Boris Johnson’s ‘moonshot’ testing scheme to cost £43 billion

The scale of the contracts, which was disclosed by the Financial Times, dwarfs the annual budgets of some government departments. The Department for Transport has a budget worth £24 billion, the Cabinet Office £15 billion and the Home Office £14 billion. It is also more than the entire annual expenditure on policing in England and Wales.

At some point there will be a day of reckoning – Owl

Steven Swinford, Deputy Political Editorwww.thetimes.co.uk 

The government is preparing to spend more than £40 billion to help deliver on Boris Johnson’s “moonshot” pledge for mass coronavirus testing across the UK.

Public Health England has issued a contract worth £22 billion for a new national testing framework, which includes the manufacture and development of tests for the NHS over the next four years.

The NHS has issued another tender worth £20 billion which includes on-the-spot tests and diagnostics equipment. It said that the value of the contract had increased from £5 billion to £20 billion because of the pandemic and “immediate overall increased spend in support of [the] Covid-19 testing programme”.

A third tender for £1billion, covering just three and a half months, offers £912 million for the supply of rapid turnaround “lateral flow” tests. The contract could be enough to supply tests to cover the entire population.

The scale of the contracts, which was disclosed by the Financial Times, dwarfs the annual budgets of some government departments. The Department for Transport has a budget worth £24 billion, the Cabinet Office £15 billion and the Home Office £14 billion. It is also more than the entire annual expenditure on policing in England and Wales.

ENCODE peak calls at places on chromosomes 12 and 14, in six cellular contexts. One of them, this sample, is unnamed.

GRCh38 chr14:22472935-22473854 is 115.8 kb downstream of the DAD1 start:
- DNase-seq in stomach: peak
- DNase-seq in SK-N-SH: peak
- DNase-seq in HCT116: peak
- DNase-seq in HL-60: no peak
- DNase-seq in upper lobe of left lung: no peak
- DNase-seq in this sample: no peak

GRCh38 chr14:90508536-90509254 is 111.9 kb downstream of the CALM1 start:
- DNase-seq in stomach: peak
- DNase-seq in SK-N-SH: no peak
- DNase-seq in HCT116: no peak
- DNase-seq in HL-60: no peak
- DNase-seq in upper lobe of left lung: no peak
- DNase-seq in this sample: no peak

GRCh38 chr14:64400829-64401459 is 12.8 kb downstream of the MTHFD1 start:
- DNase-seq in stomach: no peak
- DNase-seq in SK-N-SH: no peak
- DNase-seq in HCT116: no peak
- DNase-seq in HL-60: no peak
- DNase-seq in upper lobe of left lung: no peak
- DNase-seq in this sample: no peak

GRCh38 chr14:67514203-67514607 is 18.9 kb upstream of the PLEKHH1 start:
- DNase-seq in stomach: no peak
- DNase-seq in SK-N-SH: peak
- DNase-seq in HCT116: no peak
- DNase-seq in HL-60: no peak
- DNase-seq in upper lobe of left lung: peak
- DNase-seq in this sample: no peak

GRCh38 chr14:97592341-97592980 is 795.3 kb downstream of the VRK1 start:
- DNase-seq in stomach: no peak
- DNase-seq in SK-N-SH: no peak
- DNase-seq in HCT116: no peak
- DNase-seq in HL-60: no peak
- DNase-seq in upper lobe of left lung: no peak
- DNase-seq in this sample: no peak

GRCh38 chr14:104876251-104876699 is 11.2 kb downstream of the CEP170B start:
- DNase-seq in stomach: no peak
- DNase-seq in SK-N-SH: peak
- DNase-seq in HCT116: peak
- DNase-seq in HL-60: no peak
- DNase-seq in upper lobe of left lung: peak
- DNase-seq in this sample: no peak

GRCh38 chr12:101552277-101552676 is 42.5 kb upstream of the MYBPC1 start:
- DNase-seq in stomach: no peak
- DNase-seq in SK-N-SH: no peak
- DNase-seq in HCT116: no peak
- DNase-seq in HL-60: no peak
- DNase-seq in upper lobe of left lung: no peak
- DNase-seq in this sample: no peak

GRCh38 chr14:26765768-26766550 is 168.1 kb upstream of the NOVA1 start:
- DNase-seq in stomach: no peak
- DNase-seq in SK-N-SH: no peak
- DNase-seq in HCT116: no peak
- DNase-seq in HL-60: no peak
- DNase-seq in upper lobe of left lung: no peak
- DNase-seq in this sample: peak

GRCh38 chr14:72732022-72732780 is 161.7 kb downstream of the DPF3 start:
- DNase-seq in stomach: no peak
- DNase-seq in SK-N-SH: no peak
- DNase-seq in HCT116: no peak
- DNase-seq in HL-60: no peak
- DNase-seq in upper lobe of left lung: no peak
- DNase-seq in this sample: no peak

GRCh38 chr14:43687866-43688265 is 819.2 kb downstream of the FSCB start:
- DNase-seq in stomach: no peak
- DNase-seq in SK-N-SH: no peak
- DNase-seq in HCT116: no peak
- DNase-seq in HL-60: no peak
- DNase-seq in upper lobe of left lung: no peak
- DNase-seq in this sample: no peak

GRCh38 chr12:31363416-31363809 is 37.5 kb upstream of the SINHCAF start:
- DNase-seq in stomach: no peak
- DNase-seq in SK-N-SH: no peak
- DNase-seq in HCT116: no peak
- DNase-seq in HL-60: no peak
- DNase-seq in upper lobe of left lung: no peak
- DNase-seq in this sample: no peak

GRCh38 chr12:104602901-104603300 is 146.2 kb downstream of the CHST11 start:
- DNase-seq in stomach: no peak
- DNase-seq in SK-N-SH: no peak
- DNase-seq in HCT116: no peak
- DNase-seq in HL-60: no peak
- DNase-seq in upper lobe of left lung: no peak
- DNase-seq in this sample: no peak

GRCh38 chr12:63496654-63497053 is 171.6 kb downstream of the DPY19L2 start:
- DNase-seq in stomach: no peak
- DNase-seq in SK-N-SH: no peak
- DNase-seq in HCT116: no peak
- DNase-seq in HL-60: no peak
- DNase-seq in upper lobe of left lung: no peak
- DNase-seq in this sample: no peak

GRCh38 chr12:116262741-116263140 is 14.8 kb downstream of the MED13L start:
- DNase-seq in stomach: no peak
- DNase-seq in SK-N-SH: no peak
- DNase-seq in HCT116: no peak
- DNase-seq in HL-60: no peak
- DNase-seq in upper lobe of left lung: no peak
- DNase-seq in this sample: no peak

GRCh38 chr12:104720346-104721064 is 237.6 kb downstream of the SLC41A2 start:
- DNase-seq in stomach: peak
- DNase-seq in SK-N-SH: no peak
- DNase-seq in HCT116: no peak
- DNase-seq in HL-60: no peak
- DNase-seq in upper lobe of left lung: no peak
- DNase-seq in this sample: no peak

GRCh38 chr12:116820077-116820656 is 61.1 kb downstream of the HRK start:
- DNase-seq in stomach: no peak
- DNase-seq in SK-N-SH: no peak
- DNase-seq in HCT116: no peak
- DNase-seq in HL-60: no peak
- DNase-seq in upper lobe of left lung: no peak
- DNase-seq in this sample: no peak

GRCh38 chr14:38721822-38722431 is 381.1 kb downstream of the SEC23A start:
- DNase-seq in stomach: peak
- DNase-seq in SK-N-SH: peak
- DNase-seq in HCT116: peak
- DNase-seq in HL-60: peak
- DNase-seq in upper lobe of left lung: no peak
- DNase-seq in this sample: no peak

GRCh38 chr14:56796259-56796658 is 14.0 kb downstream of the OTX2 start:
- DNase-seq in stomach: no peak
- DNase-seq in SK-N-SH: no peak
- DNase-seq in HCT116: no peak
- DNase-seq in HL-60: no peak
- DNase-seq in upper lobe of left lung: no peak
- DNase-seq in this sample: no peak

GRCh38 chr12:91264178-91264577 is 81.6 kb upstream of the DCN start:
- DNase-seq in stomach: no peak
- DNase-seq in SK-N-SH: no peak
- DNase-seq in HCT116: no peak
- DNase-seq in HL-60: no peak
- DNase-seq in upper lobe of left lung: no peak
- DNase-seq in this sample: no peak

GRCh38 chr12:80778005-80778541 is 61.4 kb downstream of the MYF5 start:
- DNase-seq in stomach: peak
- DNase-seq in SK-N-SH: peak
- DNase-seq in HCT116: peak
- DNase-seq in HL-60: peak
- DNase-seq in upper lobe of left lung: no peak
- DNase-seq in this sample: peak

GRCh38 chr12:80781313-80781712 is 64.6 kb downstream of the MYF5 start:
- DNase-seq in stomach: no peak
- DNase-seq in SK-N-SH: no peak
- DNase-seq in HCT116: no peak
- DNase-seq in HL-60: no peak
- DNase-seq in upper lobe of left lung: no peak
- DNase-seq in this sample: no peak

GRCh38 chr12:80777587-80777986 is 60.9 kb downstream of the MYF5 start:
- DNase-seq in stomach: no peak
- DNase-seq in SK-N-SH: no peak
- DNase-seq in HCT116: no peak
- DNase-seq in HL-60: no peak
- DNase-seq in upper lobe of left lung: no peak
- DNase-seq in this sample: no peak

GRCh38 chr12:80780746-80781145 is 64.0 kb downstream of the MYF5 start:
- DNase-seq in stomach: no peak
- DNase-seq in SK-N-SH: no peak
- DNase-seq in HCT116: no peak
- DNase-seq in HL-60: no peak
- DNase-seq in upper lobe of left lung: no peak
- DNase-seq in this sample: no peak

The disclosure came as Matt Hancock, the health secretary, announced that mass coronavirus testing would be rolled out to 67 local authorities in England.

A total of 600,000 rapid coronavirus tests, which are capable of giving results in an hour, will be sent out across the UK this week to start the next phase of mass testing. Nottinghamshire, Yorkshire and the West Midlands are among the areas that will receive the tests.

Since Friday every resident in Liverpool has been entitled to receive a test under a scheme run by the army.

Speaking in the Commons this afternoon, Mr Hancock said: “The next step is to roll out this mass testing capability more widely. So I can tell the House that last night I wrote to 67 directors of public health who have expressed an interest in making 10,000 tests available immediately and making available lateral flow tests for use by local officials, according to local needs, at a rate of 10 per cent of their population per week.

“That same capacity — 10 per cent of the population per week — will be made available to the devolved administrations too.”

The Department of Health and Social Care (DHSC) said directors of public health had been prioritised for the first phase of rapid community testing based on the local prevalence of Covid-19 and expressions of interest to the department.

However, any director who wants to start rolling out local testing using lateral flow tests can do so by contacting the DHSC.

The department said local teams could direct and deliver testing “based on their local knowledge”.

Coventry city council, which is among the local authorities to be part of the mass testing programme, welcomed news of additional tests.

Liz Gaulton, the city’s director of public health, said: “Anything that will help in the battle to reduce the number of positive cases in the city is to be welcomed.”

George Duggins, Labour leader of the council, welcomed the initial batch of 10,000 tests destined for the city but warned against complacency.

He said: “Although this news of the additional testing for the city is welcome, it is noticeable it comes with no additional funding for rolling it out or implementing, which means additional expense to all local authorities.

“We will of course do that, but all local authorities need to be recognised and reimbursed for the considerable work they are all doing in helping to fight the pandemic.”

Wolverhampton’s director of public health, John Denley, said the lateral flow tests would “help us to break chains of transmission much more quickly”.

He added the city “expressed an interest” in bringing testing to Wolverhampton after observing results of the Liverpool pilot and said tests would be provided “in the coming days”.